Third, the appellate court held that, because RNT was aware that the borrower planned to transfer the property to a non-borrower trust after the deed of trust was executed, any claims arising out of the title to the property being held in the trust were excluded by Exclusion 3(a) of the policy, which precludes coverage for defects, liens, encumbrances, adverse claims or other matters "created, suffered, assumed, or agreed to" by the lender. The appellate court held that "created" includes conduct that was "intentional and deliberate and not inadvertent or mistaken," and that it was "immaterial" whether RNT's agent may not have intended to bring about a title defect, or may not have known that any title defect might occur.


    The termination of liability condition is Condition 10(b) in the 2006 American Land Title Association Loan Policy and Condition 9(c) in the 1992 ALTA Loan Policy and the 1990 California Land Title Association Standard Coverage Policy. The continuation of insurance condition is Condition 2 in each of those policies. (See discussion in California Title Insurance Practice (2d ed. Cal. CEB) §§ 6.79, 6.85-6.88.) While RNT Holdings is a case of first impression regarding its interpretation of the termination of liability condition, the same result might have been reached had the court analyzed the extent of RNT's insurable interest. For well over a hundred years, California has applied the rule that a mortgagee's insurable interest under a property insurance policy is limited to the amount of the debt. (See, e.g., Reynolds v. London & Lancashire Fire Ins. Co. (1900) 128 Cal. 16, 19-20.) This rule has also been applied to title insurance. (Karl v. Commonwealth Land Title Ins. Co. (1993) 20 Cal.App.4th 972, 980; Cale v. Transamerica Title Ins. (1990) 225 Cal.App.3d 422, 427.) Thus, the RNT Holdings court could have reached the same result had it concluded that, after its release, the lender no longer had any insurable interest as a matter of law.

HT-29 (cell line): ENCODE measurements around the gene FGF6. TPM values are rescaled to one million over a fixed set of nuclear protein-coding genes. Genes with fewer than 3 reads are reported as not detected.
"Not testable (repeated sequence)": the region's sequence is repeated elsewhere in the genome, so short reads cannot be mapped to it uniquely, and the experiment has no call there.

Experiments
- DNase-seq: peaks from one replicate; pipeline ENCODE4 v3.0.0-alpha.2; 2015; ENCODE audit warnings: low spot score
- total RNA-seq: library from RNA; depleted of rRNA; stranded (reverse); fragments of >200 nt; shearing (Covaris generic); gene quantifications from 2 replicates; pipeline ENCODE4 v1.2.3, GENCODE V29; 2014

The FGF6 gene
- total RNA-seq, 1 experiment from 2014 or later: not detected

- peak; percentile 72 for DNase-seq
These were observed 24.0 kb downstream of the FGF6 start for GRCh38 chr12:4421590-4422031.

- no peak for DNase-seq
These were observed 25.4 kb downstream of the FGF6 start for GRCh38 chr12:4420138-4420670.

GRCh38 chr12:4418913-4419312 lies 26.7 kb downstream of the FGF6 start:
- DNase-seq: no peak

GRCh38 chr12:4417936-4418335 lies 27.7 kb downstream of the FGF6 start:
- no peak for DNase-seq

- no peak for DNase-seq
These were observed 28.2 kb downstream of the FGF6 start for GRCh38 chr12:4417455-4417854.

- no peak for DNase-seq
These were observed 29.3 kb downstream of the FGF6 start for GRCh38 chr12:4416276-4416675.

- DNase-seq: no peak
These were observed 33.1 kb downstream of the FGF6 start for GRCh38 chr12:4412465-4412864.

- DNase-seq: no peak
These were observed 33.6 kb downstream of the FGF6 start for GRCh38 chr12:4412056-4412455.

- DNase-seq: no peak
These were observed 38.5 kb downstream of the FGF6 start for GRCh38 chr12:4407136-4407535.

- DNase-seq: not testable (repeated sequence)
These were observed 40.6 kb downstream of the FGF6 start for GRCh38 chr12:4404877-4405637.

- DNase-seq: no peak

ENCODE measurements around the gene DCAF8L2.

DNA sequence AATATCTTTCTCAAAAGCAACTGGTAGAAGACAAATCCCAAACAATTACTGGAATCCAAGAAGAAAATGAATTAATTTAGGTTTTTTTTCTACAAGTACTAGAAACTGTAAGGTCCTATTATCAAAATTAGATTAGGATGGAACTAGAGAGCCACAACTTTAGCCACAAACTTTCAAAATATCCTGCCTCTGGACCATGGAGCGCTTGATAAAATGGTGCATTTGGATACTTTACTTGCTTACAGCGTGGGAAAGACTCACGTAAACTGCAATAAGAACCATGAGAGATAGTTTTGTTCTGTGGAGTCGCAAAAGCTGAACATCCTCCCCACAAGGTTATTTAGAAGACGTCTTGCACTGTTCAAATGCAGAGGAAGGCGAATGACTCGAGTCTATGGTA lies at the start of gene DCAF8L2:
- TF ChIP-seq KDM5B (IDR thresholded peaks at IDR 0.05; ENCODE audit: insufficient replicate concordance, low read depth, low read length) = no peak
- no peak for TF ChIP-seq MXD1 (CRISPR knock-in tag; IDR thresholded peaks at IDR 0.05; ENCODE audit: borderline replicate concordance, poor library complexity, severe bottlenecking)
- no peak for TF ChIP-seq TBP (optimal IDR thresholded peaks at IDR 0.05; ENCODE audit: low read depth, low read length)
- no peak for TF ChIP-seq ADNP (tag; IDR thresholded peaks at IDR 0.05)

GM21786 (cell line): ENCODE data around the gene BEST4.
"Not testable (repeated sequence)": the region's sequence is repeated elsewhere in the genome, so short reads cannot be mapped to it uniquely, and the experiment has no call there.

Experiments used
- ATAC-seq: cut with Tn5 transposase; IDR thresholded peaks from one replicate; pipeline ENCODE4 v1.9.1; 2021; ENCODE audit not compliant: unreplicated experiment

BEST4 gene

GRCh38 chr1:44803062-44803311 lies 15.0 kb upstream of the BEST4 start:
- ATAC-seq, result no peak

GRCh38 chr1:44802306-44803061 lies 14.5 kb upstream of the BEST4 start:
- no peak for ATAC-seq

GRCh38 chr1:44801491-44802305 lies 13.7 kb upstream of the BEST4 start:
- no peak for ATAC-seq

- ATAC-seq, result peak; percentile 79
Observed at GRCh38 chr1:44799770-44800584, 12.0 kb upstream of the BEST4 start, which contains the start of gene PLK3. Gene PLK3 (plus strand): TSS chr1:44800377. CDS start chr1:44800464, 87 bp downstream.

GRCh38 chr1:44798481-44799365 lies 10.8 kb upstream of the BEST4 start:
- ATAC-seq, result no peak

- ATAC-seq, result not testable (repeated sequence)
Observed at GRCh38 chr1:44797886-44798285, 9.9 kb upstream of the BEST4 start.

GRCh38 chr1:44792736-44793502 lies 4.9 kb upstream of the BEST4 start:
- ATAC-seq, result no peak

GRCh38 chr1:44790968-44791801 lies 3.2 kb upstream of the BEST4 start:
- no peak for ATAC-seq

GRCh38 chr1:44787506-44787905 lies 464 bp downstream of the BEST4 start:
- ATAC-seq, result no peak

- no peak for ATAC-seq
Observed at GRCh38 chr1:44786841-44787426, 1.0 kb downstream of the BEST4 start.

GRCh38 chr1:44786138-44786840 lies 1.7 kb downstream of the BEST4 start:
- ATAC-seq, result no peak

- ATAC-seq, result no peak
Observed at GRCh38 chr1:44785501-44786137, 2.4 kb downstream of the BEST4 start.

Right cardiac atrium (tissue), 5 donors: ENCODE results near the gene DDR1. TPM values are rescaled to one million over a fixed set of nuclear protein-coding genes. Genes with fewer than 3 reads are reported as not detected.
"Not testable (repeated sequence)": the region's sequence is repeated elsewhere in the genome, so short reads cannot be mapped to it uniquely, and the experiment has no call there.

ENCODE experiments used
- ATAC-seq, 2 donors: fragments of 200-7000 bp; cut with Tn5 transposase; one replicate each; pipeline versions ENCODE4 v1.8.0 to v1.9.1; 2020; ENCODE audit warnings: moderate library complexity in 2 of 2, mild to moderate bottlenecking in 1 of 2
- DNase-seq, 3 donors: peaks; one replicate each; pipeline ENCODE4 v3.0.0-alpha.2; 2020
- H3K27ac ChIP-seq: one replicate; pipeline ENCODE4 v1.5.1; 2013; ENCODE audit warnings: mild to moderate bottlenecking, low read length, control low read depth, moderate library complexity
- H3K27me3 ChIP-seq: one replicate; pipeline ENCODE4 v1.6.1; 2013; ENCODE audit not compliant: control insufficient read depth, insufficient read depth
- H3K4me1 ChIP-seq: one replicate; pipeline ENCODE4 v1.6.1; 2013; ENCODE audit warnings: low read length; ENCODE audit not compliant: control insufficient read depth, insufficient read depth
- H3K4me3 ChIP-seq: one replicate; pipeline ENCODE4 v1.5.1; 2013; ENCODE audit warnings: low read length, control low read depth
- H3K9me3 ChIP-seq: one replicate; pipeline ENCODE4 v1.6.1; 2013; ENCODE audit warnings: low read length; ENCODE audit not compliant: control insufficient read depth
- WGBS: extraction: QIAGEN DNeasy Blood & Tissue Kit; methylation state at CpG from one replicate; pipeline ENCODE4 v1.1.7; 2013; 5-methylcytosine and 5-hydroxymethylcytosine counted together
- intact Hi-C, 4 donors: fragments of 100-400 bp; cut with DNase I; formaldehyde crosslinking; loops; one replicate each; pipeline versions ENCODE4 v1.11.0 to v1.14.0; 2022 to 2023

Slightly different versions of Exclusion 3(a) are included in the CLTA policy and the 1992 and 2006 ALTA loan policies. (See discussion in California Title Insurance Practice, supra, §11.71.) The RNT Holdings decision provides a broad interpretation of this exclusion, holding it is triggered if the insured's conduct which gave rise to the title defect was intentional, regardless of: (a) whether the insured actually intended to create a title defect through its conduct, and (b) whether the insured knew that a title defect might occur from its intentional act.